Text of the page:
Lakewood Blog

In the Christian community, the following questions are often pondered:

  • How should a Christian deal with depression?
  • What does the Bible say about depression?
  • Should a Christian ever be depressed?
  • How can a Christian overcome depression?

Depression is a complicated, multifaceted condition. Being depressed is not inherently sinful, and depression is not always caused by sin, nor does it indicate a lack of faith. When depression strikes, the victim needs to make discovering the cause and treatment of the depression a priority.

Seeing a doctor for depression is no different than seeing a doctor for any other injury of an ongoing condition.
Being depressed is not a sin any more than having a broken arm or having cancer is a sin, but one is still accountable for the response to the affliction. This includes getting the professional help that is needed.

This is what we know:

  • Millions of people, including Christians, suffer from depression every day.
  • Depression has a strong genetic component.
  • Depression can manifest as sadness, low energy, frustration and extended misery.
  • People dealing with depression may begin to feel useless and even suicidal, losing interest in things and people that they once enjoyed.

Personal choices play a role in depression. Unfortunately, it’s been said that depression is a sin, BUT it’s more accurate to say that sometimes sin leads to and feeds depression. Depression can be caused by:

  • Alcohol or drug abuse
  • Indulging in anger or self-centeredness
  • Other self-destructive behaviors

Sin always has negative consequences, and part of any therapy for depression should include an analysis of what sins could be exacerbating the situation.

Depression is driven by negative feelings, perceptions, and thoughts. Unbiblical beliefs about one’s value and ability often contribute to depression. The Bible exhorts us to take our thoughts captive (2 Cor 10:5); to concentrate on the truth of a situation instead of a faulty perception (John 8:32); and to rely on God’s Word instead our feelings (Ps 56:4). What a person thinks, feels, and chooses to believe—whether true or not—can have physical repercussions. Refusing to believe the power and love of God, and concentrating on brokenness and pain would make anyone depressed (Ps 25:4-5, 16-19).

Depression has a definite spiritual element. It can be one of Satan’s tools to take Christians out of the work of the Kingdom. Depression can effect our view of God and sap our joy. It is impossible to live a Spirit-guided life without joy (Gal 5:22; Phil 4:4). Sometimes, depression may be caused by direct demonic activity (1 Sam 16:14), but not always. How we handle depression is a highly spiritual matter. The Bible says to cast all our cares on God (1 Pet 5:7). The remedy for a “downcast soul” is to place one’s trust in the God who saves. “Why are you cast down, O my soul, and why are you in turmoil within me? Hope in God; for I shall again praise him, my salvation and my God” (Ps 42:11).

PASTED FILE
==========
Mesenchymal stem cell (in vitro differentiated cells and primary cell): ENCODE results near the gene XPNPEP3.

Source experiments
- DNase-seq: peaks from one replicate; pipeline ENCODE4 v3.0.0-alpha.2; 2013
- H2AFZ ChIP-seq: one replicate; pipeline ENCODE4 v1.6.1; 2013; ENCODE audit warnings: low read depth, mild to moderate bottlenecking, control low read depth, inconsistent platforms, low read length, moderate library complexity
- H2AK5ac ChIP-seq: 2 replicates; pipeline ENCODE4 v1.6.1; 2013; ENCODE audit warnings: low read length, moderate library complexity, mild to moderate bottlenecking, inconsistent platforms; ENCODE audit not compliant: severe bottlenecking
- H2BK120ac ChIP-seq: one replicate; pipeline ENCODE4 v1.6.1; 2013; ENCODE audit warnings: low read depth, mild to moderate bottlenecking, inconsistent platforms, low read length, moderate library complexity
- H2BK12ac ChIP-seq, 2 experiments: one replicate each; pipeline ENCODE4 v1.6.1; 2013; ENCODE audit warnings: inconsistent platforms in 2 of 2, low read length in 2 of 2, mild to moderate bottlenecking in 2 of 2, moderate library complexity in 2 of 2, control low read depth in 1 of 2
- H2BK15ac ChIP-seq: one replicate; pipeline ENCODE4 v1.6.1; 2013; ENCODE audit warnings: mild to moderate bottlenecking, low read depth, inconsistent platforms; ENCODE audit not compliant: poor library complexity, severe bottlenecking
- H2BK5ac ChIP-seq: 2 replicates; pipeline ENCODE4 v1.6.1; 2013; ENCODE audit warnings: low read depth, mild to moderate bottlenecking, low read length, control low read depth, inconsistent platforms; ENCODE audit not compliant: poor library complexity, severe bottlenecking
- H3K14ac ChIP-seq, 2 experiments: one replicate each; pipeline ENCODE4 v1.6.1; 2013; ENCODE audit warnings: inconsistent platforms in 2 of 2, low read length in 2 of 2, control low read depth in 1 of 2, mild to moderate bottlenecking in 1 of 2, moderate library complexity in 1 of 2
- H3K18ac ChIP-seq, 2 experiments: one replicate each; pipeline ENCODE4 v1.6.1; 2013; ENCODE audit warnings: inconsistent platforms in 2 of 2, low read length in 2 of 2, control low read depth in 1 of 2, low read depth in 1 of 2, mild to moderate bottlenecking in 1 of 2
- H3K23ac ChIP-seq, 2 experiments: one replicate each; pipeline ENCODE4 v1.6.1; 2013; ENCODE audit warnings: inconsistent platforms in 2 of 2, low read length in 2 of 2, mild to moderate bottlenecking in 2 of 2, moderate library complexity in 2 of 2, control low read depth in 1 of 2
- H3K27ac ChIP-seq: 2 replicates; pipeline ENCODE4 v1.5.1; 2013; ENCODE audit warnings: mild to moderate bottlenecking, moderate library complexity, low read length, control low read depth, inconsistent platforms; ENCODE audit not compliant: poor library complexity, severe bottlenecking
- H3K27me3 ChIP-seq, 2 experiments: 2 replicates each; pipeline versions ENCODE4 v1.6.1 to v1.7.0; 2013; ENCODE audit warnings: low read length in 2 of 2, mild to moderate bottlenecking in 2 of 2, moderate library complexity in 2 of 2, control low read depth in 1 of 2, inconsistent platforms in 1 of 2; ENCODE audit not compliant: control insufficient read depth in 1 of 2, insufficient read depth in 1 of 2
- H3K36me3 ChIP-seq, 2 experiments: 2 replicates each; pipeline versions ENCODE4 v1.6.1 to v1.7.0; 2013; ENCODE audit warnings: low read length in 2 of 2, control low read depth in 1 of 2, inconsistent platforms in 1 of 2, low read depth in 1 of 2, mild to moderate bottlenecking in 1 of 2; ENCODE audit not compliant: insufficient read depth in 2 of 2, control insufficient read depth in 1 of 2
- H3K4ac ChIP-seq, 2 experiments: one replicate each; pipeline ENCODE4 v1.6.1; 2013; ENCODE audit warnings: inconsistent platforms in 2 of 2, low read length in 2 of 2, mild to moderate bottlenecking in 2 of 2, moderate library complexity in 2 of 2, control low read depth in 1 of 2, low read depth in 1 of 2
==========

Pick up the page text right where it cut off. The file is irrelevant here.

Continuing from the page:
In addition to all this, we know there are many different sources of depression and several types:

  • Situational depression, as the name implies, is brought on by adverse situations. Generally, the depression clears with time as the situation is resolved or accepted. Situational depression is a response to the pain of living in a fallen world.
  • Clinical depression is a physical condition that must be diagnosed by a physician. It may not be caused by unfortunate life circumstances, nor can the symptoms be alleviated by self will. Contrary to what some in the Christian community believe, clinical depression is not always caused by sin. Depression can sometimes be caused by a physical disorder that needs to be treated with medication and/or counseling. Of course, God is able to cure any disease or disorder. However, in some cases, clinical depression interferes with day-to-day life, including: work, school and home.
  • Chronic depression is less intense than clinical depression, but can last much longer. It’s characterized by fatigue and sadness, and it can be punctuated by bouts of clinical depression. Whereas chronic depression doesn’t feel good, it doesn’t typically effect lifestyle or the ability to work. Before the fall of man, there was no sin, no shame, no fear and no depression. Depression is a result of the fall, and those who suffer from depression find that it has ramifications in all parts of human life.

Treatment for Depression can come from several fronts:

  • Temporary medication to relax the body and relieve the mind
  • Adjustments to the diet
  • Confession of sin
  • Spiritual counsel from trained and mature Christ-followers.

A Prayer for those dealing with Depression:

Dear Jesus, you are our refuge in good and in bad times. In your infinite mercy, bring peace and comfort to those of us who face days sometimes filled with pain and depression. Help us to realize that through you there is joy and the promise of lasting peace. Help us through the rough times. Walk before and beside us, so that we may walk in your footsteps and reach out to you in our journey on this earth. Help us to focus on our blessings rather than our misfortunes. Thank you for hearing and answering our prayers. I pray this in Jesus’ name. Amen.